The Westhampton Beach Performing Arts Center has an answer for the cold winter — its new “Toasted Thursdays” weekly series of concert films and comedy shows.
“There’s not too much going on in the winter season. Most of our core programming is focused on the summertime,” says communications manager Josh Bracken. “We wanted to present something for year-round locals that’s affordable but still up to the standard of entertainment that we put forth in the summer.”
Guests can also enjoy signature cocktails ($10) such as The Rockstar (Southern Comfort, cranberry juice and fresh lime) or The Stand-Up (Jack Daniel’s whiskey, Kahlua and Coca-Cola) at the newly revamped in-house bar. Bringing drinks to your seat is fine, says executive director Gram Slaton.
Here’s the schedule of events:
The 1942 Oscar-winning black-and-white film, “Casablanca,” starring Humphrey Bogart and Ingrid Bergman, returns to the big screen for Valentine’s Day.
“We decided to break formula,” Slaton says. “It’s a great date night.”
Comedian Jackie Kashian calls her version of the craft “storytelling with punchlines.” Hailing from Wisconsin, she is a regular on “Conan” and has been in the game for 30 years. “My material is organic. I write from life,” says Kashian. “The more personal you make it, the more universal it becomes.”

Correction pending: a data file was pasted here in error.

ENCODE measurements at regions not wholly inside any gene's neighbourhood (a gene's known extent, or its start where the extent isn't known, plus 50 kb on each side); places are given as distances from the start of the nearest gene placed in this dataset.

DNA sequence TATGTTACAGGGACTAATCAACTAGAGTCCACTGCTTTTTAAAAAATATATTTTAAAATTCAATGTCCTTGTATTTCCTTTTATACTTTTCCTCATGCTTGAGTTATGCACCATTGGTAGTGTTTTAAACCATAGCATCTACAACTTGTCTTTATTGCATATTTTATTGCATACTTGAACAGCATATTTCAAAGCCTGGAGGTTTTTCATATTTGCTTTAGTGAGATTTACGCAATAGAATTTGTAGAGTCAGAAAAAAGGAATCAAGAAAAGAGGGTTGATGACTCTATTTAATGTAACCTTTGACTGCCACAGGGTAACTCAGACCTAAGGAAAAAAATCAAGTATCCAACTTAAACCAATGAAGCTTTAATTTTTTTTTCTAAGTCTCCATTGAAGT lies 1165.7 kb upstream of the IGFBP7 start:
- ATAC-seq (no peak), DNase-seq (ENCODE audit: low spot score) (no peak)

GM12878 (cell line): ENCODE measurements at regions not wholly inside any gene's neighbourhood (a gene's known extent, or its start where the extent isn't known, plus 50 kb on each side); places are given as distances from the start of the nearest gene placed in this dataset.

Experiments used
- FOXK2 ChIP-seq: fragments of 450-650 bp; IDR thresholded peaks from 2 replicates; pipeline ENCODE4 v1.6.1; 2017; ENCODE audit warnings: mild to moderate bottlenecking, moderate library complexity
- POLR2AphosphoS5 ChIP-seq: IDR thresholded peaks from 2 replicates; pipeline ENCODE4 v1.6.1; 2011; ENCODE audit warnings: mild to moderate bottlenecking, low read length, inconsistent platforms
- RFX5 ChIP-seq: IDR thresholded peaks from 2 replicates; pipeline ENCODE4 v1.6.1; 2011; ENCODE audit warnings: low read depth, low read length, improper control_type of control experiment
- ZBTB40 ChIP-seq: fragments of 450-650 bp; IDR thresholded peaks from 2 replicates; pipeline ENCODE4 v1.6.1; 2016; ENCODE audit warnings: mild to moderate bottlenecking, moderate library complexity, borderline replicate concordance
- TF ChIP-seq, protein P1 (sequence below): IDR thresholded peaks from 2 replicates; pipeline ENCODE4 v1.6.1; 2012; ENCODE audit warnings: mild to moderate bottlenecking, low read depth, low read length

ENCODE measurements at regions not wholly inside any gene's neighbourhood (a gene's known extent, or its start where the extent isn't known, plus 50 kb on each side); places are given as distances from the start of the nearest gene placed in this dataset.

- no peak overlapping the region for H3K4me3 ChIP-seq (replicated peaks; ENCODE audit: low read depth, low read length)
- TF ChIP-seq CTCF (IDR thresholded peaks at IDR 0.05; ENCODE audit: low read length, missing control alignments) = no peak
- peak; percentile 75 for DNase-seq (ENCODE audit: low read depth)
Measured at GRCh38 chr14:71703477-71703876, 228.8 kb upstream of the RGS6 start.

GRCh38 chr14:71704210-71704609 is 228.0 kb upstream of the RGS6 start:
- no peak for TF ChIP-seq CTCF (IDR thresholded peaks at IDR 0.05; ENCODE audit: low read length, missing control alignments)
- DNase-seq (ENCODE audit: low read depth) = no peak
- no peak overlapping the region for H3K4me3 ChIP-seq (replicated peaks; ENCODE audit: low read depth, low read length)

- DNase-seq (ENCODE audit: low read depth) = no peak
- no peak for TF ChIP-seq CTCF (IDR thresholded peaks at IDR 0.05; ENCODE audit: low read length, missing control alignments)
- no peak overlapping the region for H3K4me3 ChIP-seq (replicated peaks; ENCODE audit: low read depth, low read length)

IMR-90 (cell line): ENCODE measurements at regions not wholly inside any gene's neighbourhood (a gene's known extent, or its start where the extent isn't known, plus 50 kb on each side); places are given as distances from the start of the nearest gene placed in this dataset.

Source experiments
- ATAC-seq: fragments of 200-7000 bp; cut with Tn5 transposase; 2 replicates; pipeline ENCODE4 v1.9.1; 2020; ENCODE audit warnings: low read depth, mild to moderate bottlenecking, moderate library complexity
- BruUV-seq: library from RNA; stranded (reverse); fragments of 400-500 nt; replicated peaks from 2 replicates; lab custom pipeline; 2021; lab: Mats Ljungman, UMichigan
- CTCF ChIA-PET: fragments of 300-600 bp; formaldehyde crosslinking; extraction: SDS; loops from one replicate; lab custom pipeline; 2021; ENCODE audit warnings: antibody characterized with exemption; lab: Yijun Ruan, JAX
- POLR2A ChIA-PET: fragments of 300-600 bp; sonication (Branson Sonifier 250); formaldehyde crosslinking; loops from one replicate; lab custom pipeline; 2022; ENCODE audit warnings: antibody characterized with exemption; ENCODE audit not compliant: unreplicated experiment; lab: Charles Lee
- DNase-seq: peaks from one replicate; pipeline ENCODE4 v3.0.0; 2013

She has opened for Maria Bamford and Brian Regan in a style she calls relatable.
“I used to get, ‘You remind me of my college roommate,' " Kashian says. "Now I get, ‘You remind me of my aunt.’ I’m like, ‘OK?' "
Celebrate George Harrison's life with the 2003 film “Concert for George,” directed by David Leland. Shot at Royal Albert Hall in London, the event memorialized the late Beatle with artists including Eric Clapton, Paul McCartney, Ringo Starr, Tom Petty, Jeff Lynne, Ravi Shankar and Monty Python performing his music.
“We wanted to bring out the live component of a cinematic experience,” Slaton says. “Sure, you can watch these things on your couch at home, but it’s not quite same. You want to be part of the crowd and talk to the person next to you as if you were at the event.”
Take a trip back in time with “Mad Dogs & Englishmen,” the 1971 documentary about the late Joe Cocker’s 1970 U.S. tour from Detroit to San Bernadino, California. Directed by Pierre Adidge, the film captures Cocker’s wild on- and off-stage antics, plus a special appearance by Leon Russell. Cocker performs his stylistic renditions of Beatles classics “With a Little Help From My Friends” and “She Came in Through the Bathroom Window” in a film that movie critic Roger Ebert called “the best rock coverage since ‘Woodstock.’ ”
Stand-up Auggie Smith describes himself as an “angry comic who makes fun of angry comics.” His act is saturated ranting.
“I write from emotion,” Smith says. “The more energy I put into my act, the more people respond.”
Smith grew up in Montana watching heavy doses of “The Tonight Show Starring Johnny Carson” and “Late Night with David Letterman,” which helped him develop his style. “I like long setups,” says Smith. “I like to take one idea and stretch it out as far as it will go.”
WHEN | WHERE 7:30 p.m. for films, 8 p.m. for comedy (bar opens at 7 p.m.) Thursdays through March 21 (dark March 7), 76 Main St. in Westhampton Beach
INFO 631-288-1500, whbpac.org
ADMISSION $10 movies, $28 comedians